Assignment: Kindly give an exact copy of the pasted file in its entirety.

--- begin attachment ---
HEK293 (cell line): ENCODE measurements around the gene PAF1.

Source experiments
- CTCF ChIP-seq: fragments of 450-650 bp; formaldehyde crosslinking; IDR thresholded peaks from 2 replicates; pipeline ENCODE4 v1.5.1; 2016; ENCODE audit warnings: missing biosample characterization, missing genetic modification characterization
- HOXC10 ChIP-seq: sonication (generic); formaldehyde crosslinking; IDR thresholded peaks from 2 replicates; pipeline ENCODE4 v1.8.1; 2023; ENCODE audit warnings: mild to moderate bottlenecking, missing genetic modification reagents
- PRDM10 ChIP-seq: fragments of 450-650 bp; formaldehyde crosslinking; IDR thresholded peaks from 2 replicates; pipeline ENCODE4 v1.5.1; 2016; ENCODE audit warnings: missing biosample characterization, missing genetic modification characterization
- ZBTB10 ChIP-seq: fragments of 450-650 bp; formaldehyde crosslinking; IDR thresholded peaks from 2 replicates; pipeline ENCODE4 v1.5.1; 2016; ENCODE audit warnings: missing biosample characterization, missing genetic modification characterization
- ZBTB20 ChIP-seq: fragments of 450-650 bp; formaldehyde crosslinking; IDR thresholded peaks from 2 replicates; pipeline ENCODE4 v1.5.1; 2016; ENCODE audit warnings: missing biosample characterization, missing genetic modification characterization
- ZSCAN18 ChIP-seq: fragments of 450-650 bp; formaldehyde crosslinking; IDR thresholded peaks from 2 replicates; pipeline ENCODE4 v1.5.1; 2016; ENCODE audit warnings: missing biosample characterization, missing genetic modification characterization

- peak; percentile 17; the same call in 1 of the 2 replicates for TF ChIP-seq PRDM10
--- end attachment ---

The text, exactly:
HEK293 (cell line): ENCODE measurements around the gene PAF1.

Source experiments
- CTCF ChIP-seq: fragments of 450-650 bp; formaldehyde crosslinking; IDR thresholded peaks from 2 replicates; pipeline ENCODE4 v1.5.1; 2016; ENCODE audit warnings: missing biosample characterization, missing genetic modification characterization
- HOXC10 ChIP-seq: sonication (generic); formaldehyde crosslinking; IDR thresholded peaks from 2 replicates; pipeline ENCODE4 v1.8.1; 2023; ENCODE audit warnings: mild to moderate bottlenecking, missing genetic modification reagents
- PRDM10 ChIP-seq: fragments of 450-650 bp; formaldehyde crosslinking; IDR thresholded peaks from 2 replicates; pipeline ENCODE4 v1.5.1; 2016; ENCODE audit warnings: missing biosample characterization, missing genetic modification characterization
- ZBTB10 ChIP-seq: fragments of 450-650 bp; formaldehyde crosslinking; IDR thresholded peaks from 2 replicates; pipeline ENCODE4 v1.5.1; 2016; ENCODE audit warnings: missing biosample characterization, missing genetic modification characterization
- ZBTB20 ChIP-seq: fragments of 450-650 bp; formaldehyde crosslinking; IDR thresholded peaks from 2 replicates; pipeline ENCODE4 v1.5.1; 2016; ENCODE audit warnings: missing biosample characterization, missing genetic modification characterization
- ZSCAN18 ChIP-seq: fragments of 450-650 bp; formaldehyde crosslinking; IDR thresholded peaks from 2 replicates; pipeline ENCODE4 v1.5.1; 2016; ENCODE audit warnings: missing biosample characterization, missing genetic modification characterization

- peak; percentile 17; the same call in 1 of the 2 replicates for TF ChIP-seq PRDM10